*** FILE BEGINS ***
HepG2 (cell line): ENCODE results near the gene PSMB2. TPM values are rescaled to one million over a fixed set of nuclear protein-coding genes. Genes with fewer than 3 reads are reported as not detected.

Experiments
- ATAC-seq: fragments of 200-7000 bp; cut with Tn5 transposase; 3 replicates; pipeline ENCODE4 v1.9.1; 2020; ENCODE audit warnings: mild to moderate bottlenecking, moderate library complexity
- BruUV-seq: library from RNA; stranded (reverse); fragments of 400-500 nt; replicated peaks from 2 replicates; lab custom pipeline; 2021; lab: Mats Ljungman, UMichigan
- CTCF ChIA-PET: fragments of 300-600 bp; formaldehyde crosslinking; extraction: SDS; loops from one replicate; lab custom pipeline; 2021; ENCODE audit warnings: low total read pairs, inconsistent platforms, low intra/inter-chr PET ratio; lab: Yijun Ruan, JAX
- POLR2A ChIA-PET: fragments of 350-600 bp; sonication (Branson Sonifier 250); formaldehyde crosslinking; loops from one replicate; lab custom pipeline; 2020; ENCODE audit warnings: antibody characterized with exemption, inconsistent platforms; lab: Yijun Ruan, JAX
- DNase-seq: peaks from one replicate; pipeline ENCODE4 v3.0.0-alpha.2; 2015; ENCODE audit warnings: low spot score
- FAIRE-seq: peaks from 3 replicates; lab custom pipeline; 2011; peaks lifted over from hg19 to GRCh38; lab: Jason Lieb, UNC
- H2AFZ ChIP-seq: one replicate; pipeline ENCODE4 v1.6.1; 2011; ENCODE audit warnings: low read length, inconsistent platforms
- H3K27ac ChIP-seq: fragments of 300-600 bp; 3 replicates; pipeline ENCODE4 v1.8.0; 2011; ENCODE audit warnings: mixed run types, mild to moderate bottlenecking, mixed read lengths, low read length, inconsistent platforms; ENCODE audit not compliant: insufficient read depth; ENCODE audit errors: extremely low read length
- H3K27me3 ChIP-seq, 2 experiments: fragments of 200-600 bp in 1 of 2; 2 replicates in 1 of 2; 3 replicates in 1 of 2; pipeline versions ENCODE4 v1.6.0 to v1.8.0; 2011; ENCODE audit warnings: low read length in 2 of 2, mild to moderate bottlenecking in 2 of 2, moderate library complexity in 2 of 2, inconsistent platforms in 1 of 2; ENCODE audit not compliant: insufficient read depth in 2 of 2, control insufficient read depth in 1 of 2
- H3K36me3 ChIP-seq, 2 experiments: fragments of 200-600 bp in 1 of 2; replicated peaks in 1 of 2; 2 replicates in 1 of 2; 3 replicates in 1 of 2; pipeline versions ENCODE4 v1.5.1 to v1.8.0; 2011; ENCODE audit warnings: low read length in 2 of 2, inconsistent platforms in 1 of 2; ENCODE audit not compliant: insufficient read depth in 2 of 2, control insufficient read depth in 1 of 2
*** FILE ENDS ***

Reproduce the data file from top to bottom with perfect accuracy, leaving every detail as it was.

HepG2 (cell line): ENCODE results near the gene PSMB2. TPM values are rescaled to one million over a fixed set of nuclear protein-coding genes. Genes with fewer than 3 reads are reported as not detected.

Experiments
- ATAC-seq: fragments of 200-7000 bp; cut with Tn5 transposase; 3 replicates; pipeline ENCODE4 v1.9.1; 2020; ENCODE audit warnings: mild to moderate bottlenecking, moderate library complexity
- BruUV-seq: library from RNA; stranded (reverse); fragments of 400-500 nt; replicated peaks from 2 replicates; lab custom pipeline; 2021; lab: Mats Ljungman, UMichigan
- CTCF ChIA-PET: fragments of 300-600 bp; formaldehyde crosslinking; extraction: SDS; loops from one replicate; lab custom pipeline; 2021; ENCODE audit warnings: low total read pairs, inconsistent platforms, low intra/inter-chr PET ratio; lab: Yijun Ruan, JAX
- POLR2A ChIA-PET: fragments of 350-600 bp; sonication (Branson Sonifier 250); formaldehyde crosslinking; loops from one replicate; lab custom pipeline; 2020; ENCODE audit warnings: antibody characterized with exemption, inconsistent platforms; lab: Yijun Ruan, JAX
- DNase-seq: peaks from one replicate; pipeline ENCODE4 v3.0.0-alpha.2; 2015; ENCODE audit warnings: low spot score
- FAIRE-seq: peaks from 3 replicates; lab custom pipeline; 2011; peaks lifted over from hg19 to GRCh38; lab: Jason Lieb, UNC
- H2AFZ ChIP-seq: one replicate; pipeline ENCODE4 v1.6.1; 2011; ENCODE audit warnings: low read length, inconsistent platforms
- H3K27ac ChIP-seq: fragments of 300-600 bp; 3 replicates; pipeline ENCODE4 v1.8.0; 2011; ENCODE audit warnings: mixed run types, mild to moderate bottlenecking, mixed read lengths, low read length, inconsistent platforms; ENCODE audit not compliant: insufficient read depth; ENCODE audit errors: extremely low read length
- H3K27me3 ChIP-seq, 2 experiments: fragments of 200-600 bp in 1 of 2; 2 replicates in 1 of 2; 3 replicates in 1 of 2; pipeline versions ENCODE4 v1.6.0 to v1.8.0; 2011; ENCODE audit warnings: low read length in 2 of 2, mild to moderate bottlenecking in 2 of 2, moderate library complexity in 2 of 2, inconsistent platforms in 1 of 2; ENCODE audit not compliant: insufficient read depth in 2 of 2, control insufficient read depth in 1 of 2
- H3K36me3 ChIP-seq, 2 experiments: fragments of 200-600 bp in 1 of 2; replicated peaks in 1 of 2; 2 replicates in 1 of 2; 3 replicates in 1 of 2; pipeline versions ENCODE4 v1.5.1 to v1.8.0; 2011; ENCODE audit warnings: low read length in 2 of 2, inconsistent platforms in 1 of 2; ENCODE audit not compliant: insufficient read depth in 2 of 2, control insufficient read depth in 1 of 2